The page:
First, the Kerry plan raises the maximum incomes under which both children and parents are eligible to receive benefits from Medicaid and the State Children's Health Insurance Program. This would extend coverage to many working-class families, who often fall into a painful gap: they earn too much money to qualify for government help, but not enough to pay for health insurance. As a result, the Kerry plan would probably end a national scandal, the large number of uninsured American children.

Second, the Kerry plan would provide "reinsurance" for private health plans, picking up 75 percent of the medical bills exceeding $50,000 a year. Although catastrophic medical expenses strike only a tiny fraction of Americans each year, they account for a sizeable fraction of health care costs.

By relieving insurance companies and H.M.O.'s of this risk, the government would drive down premiums by 10 percent or more.

This is a truly good idea. Our society tries to protect its members from the consequences of random misfortune; that's why we aid the victims of hurricanes, earthquakes and terrorist attacks. Catastrophic health expenses, which can easily drive a family into bankruptcy, fall into the same category. Yet private insurers try hard, and often successfully, to avoid covering such expenses. (That's not a moral condemnation; they are, after all, in business.)

All this does is pass the buck: in the end, the Americans who can't afford to pay huge medical bills usually get treatment anyway, through a mixture of private and public charity. But this happens only after treatments are delayed, families are driven into bankruptcy and insurers spend billions trying not to provide care.

By directly assuming much of the risk of catastrophic illness, the government can avoid all of this waste, and it can eliminate a lot of suffering while actually reducing the amount that the nation spends on health care.

Still, the Kerry plan will require increased federal spending. Kenneth Thorpe of Emory University, an independent health care expert who has analyzed both the Kerry and Bush plans, puts the net cost of the plan to the federal government at $653 billion over the next decade. Is that a lot of money?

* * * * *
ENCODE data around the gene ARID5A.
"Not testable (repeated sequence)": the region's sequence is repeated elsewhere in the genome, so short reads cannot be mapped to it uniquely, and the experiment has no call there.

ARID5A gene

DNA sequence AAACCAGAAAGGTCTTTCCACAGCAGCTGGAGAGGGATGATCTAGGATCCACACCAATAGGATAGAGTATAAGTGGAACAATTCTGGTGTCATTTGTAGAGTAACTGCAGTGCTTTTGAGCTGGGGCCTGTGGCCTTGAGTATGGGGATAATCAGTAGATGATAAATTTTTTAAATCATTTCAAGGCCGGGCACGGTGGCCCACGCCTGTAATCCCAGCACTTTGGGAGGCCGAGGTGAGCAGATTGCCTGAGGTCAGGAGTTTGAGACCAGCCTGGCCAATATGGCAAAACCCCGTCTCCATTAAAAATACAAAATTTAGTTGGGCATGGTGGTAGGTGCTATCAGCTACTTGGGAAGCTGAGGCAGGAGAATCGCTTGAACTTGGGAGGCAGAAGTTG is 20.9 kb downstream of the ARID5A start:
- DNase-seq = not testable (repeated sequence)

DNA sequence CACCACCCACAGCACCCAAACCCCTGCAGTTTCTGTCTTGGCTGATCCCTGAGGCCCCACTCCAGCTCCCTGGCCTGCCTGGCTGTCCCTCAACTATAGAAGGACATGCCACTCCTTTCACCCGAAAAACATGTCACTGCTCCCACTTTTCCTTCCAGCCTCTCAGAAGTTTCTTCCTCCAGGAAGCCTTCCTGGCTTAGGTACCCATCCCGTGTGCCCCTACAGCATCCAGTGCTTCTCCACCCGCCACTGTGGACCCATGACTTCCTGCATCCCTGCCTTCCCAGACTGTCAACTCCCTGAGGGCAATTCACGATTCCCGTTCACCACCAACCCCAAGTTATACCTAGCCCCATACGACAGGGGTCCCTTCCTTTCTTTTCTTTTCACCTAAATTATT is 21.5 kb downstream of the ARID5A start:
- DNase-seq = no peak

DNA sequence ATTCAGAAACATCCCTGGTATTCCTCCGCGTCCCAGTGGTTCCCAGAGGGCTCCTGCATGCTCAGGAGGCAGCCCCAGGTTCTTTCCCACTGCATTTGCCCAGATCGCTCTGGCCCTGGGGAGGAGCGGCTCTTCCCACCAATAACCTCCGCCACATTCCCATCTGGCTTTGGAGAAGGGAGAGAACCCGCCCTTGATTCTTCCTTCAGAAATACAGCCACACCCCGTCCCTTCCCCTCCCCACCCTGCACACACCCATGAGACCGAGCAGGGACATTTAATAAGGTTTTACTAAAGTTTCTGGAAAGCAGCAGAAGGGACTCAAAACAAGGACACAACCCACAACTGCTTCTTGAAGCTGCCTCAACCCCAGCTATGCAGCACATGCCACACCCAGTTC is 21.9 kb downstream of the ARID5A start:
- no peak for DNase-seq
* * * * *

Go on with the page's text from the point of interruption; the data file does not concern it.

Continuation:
Not compared with the Bush tax cuts: the Center on Budget and Policy Priorities estimates that if these cuts are made permanent, as the administration wants, they will cost $2.8 trillion over the next decade.

The Kerry campaign contends that it can pay for its health care plan by rolling back only the cuts for taxpayers with incomes above $200,000. The nonpartisan Tax Policy Center, which has become the best source for tax analysis now that the Treasury Department's Office of Tax Policy has become a propaganda agency, more or less agrees: it estimates the revenue gain from the Kerry tax plan at $631 billion over the next decade.

What are the objections to the Kerry plan? One is that it falls far short of the comprehensive overhaul our health care system really needs. Another is that by devoting the proceeds of a tax-cut rollback to health care, Mr. Kerry fails to offer a plan to reduce the budget deficit. But on both counts Mr. Bush is equally, if not more, vulnerable. And Mr. Kerry's plan would help far more people than it would hurt.

If we ever get a clear national debate about health care and taxes, I don't see how President Bush will win it.
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Post by DVD Burner » Fri Jul 09, 2004 9:17 am

ebaynelson wrote:Since everyone seems to have their favorite op-ed columnist, let me introduce mine:
Op Ed's? I dont use OpEd's. Are'nt they just other peoples editorial opinions? Nothing factual there.

Hey,

Why is the commission calling what the CIA did "failures" instead of calling it what it is.....A BIG FAT FUCKING LIE. Is it a state of politeness, or a state of denial? which is it?

And while I'm in the politics area, any opinions about the international court stating today that the wall Isreal is building is against international law?
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Post by DVD Burner » Fri Jul 09, 2004 9:25 am

Oh I forgot that Isreal has to pay the PLAISTINIANS back for thier land.


What does Liz-Non-wiz have to say about that?
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Post by Simply Joel » Fri Jul 09, 2004 9:31 am

DVD Burner wrote:
ebaynelson wrote:Since everyone seems to have their favorite op-ed columnist, let me introduce mine: